This is a little piece I wrote on a whim.
I needed something very short to round out a programme of music based on poetry, for flute and piano. All the best ideas were too long – I only really had 3 or 4 minutes to play with. I thought it might be interesting to take a song of Guillaume de Machaut, the great 14th-century French poet and composer, who wrote both words and music for his songs. Many of them are polyphonic, in 2, 3 or more parts, but the one I decided on in the end is a monody: some modern recordings add a drone, while others sing the melody completely unaccompanied. Part of the beauty of the line comes from the delicate shifts of accent, as well as the elegant twists and turns of the melody, which at times has an almost arabesque quality.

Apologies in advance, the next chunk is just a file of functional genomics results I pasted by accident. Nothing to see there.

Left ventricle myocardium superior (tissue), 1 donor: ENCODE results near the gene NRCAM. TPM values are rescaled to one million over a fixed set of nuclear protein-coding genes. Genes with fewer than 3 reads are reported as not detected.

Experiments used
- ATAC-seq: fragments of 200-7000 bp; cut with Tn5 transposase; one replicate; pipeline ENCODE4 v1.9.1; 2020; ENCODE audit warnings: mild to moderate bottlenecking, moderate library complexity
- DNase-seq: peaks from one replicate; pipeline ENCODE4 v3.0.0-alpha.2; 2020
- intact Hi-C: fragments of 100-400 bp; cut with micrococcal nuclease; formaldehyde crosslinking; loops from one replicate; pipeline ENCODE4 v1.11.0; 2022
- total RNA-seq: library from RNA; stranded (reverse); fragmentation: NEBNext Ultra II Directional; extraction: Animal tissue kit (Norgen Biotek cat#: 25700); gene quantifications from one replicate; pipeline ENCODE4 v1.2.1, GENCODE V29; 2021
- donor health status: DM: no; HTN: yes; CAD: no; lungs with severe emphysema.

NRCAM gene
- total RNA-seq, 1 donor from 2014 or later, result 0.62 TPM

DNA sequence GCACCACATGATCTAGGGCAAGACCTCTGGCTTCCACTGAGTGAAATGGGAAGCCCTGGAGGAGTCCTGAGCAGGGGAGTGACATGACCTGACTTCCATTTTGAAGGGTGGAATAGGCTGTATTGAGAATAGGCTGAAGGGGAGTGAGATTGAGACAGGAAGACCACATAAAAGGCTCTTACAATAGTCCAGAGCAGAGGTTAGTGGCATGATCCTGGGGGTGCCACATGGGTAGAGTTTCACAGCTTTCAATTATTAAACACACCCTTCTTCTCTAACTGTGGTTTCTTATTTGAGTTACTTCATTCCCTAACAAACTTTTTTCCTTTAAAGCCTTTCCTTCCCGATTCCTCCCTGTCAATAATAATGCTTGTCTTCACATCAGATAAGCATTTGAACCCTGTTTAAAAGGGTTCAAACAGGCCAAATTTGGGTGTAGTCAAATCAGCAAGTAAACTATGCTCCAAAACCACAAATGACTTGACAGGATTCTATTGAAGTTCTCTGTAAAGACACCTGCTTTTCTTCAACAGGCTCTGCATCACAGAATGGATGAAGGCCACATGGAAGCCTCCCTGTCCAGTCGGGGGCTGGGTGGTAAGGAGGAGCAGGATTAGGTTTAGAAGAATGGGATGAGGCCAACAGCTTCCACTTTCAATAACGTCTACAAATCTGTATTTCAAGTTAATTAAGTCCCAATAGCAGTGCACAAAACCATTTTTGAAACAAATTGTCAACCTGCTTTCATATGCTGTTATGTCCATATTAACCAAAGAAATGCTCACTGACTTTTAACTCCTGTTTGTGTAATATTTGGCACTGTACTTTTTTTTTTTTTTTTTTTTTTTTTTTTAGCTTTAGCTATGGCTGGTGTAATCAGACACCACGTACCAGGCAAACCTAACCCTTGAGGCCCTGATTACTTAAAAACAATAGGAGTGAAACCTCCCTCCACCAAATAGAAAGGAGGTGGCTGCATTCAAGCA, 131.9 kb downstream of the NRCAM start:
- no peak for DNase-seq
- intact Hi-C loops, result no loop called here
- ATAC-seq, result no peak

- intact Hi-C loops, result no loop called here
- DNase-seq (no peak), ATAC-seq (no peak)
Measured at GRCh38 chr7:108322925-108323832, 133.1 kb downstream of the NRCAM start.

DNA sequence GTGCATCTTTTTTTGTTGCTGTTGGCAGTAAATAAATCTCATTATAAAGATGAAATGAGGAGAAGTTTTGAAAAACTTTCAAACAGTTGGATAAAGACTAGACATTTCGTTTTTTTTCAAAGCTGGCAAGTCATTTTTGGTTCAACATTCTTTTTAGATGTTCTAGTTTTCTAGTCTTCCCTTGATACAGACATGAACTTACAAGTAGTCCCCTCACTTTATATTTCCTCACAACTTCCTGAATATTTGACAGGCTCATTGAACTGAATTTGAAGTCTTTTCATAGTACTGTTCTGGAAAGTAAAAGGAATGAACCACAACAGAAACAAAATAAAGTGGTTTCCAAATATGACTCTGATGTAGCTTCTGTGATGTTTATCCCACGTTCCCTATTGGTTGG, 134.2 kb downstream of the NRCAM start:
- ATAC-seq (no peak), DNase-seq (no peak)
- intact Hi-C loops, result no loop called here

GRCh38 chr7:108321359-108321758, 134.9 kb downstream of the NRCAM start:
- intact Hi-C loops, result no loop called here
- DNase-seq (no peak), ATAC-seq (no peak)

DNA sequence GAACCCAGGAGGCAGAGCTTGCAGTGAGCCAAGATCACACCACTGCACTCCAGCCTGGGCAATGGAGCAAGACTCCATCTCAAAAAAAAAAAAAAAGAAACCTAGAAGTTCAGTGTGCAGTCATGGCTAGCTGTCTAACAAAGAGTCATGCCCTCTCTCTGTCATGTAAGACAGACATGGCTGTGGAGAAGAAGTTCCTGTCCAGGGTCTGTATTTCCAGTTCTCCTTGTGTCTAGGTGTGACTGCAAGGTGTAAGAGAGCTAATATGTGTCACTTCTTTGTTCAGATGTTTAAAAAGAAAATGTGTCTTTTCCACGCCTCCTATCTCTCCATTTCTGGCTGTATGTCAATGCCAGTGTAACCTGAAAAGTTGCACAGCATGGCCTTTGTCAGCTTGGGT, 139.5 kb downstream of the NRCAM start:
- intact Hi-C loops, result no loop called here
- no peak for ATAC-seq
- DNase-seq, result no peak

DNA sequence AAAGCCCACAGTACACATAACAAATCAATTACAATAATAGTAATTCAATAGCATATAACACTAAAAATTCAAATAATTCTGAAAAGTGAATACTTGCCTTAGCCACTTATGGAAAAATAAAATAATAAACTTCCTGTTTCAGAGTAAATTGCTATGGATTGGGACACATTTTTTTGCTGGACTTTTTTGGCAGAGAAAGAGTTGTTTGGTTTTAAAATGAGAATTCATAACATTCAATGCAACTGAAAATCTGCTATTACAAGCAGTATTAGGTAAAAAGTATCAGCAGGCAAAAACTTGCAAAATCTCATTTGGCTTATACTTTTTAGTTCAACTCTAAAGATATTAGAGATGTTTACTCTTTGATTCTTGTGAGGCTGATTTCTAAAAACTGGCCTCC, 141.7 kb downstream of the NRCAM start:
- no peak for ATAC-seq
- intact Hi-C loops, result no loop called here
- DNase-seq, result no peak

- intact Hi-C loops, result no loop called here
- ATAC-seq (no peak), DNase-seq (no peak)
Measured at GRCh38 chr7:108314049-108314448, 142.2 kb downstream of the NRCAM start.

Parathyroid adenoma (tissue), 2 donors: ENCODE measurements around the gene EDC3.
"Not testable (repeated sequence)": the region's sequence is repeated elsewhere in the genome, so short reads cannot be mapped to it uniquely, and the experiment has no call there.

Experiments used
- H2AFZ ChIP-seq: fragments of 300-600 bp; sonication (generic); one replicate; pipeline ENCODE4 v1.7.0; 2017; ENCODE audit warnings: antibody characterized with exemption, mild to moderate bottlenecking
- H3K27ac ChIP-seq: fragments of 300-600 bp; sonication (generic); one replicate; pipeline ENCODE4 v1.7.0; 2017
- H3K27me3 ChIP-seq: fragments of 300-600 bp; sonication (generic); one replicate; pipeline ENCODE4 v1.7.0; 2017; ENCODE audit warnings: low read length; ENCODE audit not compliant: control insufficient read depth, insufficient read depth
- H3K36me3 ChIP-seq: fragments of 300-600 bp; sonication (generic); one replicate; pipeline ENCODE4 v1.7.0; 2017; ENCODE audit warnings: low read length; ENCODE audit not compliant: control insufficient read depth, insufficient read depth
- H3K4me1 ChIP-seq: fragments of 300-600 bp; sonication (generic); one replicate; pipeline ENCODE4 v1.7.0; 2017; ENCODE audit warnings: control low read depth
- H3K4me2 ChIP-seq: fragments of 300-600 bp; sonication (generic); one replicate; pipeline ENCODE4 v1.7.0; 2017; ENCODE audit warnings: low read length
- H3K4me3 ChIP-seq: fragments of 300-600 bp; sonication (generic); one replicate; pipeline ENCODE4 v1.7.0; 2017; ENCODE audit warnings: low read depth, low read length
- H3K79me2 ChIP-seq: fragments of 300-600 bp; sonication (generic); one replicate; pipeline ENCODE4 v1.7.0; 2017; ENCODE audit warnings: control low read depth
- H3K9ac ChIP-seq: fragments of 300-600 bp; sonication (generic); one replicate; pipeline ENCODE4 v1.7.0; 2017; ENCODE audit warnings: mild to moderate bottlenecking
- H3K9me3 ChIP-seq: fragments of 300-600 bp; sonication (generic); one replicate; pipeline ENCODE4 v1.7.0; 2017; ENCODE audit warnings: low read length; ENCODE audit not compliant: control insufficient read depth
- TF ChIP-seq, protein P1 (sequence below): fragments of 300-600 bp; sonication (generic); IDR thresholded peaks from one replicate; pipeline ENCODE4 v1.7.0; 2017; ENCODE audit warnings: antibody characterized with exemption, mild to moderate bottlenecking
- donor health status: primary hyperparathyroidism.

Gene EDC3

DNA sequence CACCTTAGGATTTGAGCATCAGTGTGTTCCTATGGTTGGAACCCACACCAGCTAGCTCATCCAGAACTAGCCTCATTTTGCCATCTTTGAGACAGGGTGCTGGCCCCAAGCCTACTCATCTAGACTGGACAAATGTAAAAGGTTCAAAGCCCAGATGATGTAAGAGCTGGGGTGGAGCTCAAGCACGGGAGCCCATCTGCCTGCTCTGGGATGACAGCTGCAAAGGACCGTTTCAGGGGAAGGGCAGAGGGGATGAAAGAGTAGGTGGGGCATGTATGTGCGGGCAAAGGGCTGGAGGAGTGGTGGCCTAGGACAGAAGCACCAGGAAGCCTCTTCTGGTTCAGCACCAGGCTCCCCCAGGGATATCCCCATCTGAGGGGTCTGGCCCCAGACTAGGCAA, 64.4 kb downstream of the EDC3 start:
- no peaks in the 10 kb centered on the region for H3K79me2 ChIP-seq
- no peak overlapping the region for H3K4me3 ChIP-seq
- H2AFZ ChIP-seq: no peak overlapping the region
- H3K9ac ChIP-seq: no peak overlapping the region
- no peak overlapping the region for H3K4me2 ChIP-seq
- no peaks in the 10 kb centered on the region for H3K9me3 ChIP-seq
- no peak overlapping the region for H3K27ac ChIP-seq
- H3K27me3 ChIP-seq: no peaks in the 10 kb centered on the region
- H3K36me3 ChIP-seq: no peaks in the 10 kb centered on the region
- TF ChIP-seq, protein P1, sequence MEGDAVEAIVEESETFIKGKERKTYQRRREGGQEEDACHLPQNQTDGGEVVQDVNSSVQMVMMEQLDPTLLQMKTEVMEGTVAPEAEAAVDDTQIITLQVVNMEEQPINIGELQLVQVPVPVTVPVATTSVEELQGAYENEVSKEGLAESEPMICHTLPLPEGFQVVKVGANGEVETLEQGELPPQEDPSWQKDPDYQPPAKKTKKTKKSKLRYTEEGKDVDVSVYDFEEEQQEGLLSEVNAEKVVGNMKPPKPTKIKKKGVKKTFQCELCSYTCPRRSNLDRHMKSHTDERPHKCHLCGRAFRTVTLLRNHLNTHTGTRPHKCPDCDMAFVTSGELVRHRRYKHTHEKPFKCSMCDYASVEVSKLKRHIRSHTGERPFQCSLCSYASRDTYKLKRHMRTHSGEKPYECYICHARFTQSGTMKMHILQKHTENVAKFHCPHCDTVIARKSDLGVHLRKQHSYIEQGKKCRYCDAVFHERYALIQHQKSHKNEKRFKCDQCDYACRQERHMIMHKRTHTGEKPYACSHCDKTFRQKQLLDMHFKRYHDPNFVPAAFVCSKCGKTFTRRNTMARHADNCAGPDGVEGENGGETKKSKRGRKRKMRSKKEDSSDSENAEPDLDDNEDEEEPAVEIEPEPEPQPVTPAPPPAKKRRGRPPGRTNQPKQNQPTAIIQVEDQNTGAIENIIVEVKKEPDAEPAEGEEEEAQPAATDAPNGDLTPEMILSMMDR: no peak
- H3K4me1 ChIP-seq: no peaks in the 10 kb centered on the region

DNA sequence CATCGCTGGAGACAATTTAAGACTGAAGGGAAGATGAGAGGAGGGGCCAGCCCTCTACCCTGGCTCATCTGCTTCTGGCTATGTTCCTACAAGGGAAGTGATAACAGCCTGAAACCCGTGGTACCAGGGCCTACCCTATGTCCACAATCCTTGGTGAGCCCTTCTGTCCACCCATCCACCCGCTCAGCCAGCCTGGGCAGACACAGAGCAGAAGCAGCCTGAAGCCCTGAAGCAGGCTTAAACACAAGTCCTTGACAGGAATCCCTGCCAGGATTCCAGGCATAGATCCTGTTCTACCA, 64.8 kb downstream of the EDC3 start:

The modern flute is not all that much like the instruments of Machaut’s time, and the modern Steinway still less so: this helped me, because I wanted to present the melody refracted through a vastly different, twenty-first-century sensibility. I set it twice: first half-hidden in the piano, beneath gentle swirls and strands of languid counter-melody in the flute, and then plain and up-front, offset by crystalline chimes.
The premiere will be given by Sara Minelli and Roderick Chadwick at a concert in Cambridge, given in honour of a visit from the great French poet Yves Bonnefoy next month.